6. The influence of professional development on practice should be evaluated. Without it the effectiveness of teachers' professional development with regard to practice is questioned. Currently, the quality of the evaluation of professional development programmes and systems is not as desired. However, evaluation is important because it provides decision-makers and funders with proof of the effectiveness of programmes, it can lead to the improvement of such programmes and it reassures teachers that their time and investment in professional development are not in vain.
Although, according to the literature, ongoing attempts are being made to refine key aspects of professional development and much progress has already been made, the professional development of teachers is a complex issue. For this reason the effective application of professional development policy holds certain challenges. The key question is whether the implementation of the proposed policy for continuing professional development can really contribute to improved classroom and teacher practice. The implementation of this policy and the questions over its effectiveness in turn raise the following questions:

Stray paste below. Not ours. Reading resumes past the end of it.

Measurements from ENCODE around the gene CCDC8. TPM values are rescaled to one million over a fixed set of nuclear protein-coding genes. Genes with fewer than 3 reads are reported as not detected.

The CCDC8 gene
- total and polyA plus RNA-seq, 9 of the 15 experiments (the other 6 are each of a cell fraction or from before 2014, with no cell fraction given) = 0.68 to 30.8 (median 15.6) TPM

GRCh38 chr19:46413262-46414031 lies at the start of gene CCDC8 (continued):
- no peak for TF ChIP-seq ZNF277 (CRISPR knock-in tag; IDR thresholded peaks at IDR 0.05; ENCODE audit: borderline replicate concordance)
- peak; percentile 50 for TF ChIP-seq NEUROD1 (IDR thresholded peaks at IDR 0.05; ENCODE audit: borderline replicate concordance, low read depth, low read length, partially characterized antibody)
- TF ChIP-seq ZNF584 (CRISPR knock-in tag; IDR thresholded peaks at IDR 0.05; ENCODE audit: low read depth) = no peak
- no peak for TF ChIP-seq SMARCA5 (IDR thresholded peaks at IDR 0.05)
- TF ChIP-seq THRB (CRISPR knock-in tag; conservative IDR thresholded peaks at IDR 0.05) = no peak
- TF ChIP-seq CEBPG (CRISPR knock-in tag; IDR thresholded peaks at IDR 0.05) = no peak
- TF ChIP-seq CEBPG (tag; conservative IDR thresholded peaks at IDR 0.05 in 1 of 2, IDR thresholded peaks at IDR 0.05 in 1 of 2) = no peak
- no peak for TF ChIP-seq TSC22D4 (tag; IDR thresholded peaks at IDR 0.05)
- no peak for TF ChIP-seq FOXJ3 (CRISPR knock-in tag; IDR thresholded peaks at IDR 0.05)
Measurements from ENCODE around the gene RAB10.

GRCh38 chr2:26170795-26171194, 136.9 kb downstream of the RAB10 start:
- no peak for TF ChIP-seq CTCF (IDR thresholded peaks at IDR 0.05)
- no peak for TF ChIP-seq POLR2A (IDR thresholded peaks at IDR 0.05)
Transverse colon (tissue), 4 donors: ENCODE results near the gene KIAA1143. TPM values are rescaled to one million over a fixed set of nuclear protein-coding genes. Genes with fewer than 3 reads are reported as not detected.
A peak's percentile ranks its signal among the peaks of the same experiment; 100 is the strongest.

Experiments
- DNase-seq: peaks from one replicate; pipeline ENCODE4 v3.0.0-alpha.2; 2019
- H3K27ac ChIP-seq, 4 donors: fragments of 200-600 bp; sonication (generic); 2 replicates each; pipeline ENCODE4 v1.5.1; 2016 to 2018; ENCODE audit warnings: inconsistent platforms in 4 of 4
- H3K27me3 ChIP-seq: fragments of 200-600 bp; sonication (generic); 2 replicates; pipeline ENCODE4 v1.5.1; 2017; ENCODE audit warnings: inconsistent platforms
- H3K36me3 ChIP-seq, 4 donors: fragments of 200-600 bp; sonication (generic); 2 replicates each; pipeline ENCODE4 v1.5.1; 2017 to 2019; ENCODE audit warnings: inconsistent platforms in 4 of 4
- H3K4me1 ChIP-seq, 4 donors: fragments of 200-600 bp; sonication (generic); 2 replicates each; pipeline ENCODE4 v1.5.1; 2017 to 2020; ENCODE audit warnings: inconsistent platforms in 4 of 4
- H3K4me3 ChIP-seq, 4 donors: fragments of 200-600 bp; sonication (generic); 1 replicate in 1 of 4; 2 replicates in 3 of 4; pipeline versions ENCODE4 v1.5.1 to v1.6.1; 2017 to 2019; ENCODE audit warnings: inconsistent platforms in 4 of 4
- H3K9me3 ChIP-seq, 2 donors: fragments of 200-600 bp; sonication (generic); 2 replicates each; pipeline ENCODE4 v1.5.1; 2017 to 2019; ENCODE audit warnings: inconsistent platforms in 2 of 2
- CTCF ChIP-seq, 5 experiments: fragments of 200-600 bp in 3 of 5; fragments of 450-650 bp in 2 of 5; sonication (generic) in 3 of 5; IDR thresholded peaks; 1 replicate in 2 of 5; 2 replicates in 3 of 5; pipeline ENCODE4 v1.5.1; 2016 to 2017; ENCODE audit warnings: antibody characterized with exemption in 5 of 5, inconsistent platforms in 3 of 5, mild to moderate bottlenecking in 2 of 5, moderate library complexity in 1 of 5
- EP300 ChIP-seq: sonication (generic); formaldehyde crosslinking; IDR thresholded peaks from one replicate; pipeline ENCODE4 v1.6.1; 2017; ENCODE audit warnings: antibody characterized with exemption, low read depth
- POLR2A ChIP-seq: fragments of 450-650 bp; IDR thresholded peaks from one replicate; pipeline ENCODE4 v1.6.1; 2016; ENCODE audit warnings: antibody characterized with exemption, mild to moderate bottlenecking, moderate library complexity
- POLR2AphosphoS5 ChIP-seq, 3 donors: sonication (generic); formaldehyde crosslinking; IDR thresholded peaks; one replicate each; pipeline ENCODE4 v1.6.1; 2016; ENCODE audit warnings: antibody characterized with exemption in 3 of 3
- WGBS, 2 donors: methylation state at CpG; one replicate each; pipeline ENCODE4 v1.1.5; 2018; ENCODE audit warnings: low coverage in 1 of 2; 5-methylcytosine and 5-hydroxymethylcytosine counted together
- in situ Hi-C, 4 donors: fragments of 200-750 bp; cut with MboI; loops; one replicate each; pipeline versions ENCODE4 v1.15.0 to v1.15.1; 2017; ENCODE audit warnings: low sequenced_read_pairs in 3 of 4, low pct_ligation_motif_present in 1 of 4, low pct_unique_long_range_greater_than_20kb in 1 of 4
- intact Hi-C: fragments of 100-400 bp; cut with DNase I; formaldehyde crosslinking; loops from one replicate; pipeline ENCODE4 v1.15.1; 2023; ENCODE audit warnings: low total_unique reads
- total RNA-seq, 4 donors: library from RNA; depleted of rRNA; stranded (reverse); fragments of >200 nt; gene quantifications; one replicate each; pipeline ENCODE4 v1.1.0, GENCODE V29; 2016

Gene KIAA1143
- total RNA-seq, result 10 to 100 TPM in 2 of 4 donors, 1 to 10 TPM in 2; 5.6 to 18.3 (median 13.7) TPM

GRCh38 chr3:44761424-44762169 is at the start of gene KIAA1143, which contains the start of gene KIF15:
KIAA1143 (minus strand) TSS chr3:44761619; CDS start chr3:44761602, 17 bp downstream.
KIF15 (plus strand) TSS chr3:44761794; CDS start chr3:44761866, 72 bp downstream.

• Are the duration and intensity of the various professional development activities sufficient and are they adequately related to classroom practice and teachers' responsibilities? How are professional development activities linked to school contexts?
• Do professional development activities focus sufficiently on curriculum content and learner performance?
• Does professional development make sufficient provision for strong, collective relationships among teachers? How can teachers be given feedback when they apply their newly acquired knowledge and skills?
• How can the crucial role played by school leadership in the professional development of teachers be emphasised?